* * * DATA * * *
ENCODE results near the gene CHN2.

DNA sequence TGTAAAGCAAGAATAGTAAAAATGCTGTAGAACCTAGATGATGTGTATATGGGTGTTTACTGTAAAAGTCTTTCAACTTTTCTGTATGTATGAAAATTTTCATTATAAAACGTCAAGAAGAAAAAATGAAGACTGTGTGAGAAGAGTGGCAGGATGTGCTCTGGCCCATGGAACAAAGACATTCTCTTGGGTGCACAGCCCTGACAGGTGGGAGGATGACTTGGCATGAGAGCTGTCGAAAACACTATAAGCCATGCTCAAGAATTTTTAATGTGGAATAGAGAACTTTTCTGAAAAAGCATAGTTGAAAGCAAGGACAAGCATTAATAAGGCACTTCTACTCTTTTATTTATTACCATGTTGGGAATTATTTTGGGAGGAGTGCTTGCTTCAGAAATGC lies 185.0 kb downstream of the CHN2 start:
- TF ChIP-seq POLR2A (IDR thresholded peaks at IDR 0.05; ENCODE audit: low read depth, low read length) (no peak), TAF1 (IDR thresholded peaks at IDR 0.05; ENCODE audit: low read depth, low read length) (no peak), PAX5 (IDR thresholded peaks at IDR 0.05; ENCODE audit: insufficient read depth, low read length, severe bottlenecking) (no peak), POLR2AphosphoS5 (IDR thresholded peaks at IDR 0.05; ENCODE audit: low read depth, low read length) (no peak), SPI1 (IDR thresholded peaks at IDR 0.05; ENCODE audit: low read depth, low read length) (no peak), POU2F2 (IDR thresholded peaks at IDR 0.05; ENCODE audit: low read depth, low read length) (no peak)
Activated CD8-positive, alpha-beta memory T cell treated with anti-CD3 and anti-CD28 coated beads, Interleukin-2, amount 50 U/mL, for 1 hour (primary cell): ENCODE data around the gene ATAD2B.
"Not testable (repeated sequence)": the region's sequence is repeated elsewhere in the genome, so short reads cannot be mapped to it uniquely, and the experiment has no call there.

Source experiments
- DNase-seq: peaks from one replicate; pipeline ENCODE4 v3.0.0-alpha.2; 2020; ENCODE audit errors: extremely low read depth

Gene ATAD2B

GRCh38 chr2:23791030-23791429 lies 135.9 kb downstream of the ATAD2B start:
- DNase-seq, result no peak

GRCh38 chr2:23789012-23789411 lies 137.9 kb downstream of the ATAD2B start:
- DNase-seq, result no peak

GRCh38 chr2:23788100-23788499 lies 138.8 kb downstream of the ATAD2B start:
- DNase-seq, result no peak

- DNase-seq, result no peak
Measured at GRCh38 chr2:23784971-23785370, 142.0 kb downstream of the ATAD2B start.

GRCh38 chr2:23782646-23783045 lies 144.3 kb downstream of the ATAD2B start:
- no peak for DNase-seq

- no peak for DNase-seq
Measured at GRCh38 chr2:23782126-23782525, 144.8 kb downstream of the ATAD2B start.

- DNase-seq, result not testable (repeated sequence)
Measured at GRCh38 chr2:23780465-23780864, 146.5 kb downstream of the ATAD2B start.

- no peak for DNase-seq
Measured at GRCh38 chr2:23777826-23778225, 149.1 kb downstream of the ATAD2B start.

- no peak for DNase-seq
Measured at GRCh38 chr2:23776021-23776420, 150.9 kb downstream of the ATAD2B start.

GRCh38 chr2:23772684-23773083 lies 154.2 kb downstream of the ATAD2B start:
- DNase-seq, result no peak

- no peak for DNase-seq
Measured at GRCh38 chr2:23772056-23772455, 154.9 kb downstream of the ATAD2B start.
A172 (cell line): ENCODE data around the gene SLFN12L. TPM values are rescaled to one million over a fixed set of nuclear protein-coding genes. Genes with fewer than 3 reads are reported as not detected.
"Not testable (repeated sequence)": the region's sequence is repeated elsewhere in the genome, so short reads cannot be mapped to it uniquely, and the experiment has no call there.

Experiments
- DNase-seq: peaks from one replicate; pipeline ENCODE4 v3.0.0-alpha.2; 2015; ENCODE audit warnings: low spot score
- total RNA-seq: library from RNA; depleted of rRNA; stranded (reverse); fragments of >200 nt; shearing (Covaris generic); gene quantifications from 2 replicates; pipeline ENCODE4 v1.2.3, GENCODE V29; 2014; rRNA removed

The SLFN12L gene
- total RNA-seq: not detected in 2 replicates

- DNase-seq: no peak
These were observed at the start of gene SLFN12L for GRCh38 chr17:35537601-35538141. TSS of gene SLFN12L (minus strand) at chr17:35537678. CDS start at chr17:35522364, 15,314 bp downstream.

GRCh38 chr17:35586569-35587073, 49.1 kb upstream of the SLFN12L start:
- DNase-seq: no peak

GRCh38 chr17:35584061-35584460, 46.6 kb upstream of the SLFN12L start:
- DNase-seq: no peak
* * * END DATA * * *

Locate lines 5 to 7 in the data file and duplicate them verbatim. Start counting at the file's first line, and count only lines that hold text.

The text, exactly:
"Not testable (repeated sequence)": the region's sequence is repeated elsewhere in the genome, so short reads cannot be mapped to it uniquely, and the experiment has no call there.

Source experiments
- DNase-seq: peaks from one replicate; pipeline ENCODE4 v3.0.0-alpha.2; 2020; ENCODE audit errors: extremely low read depth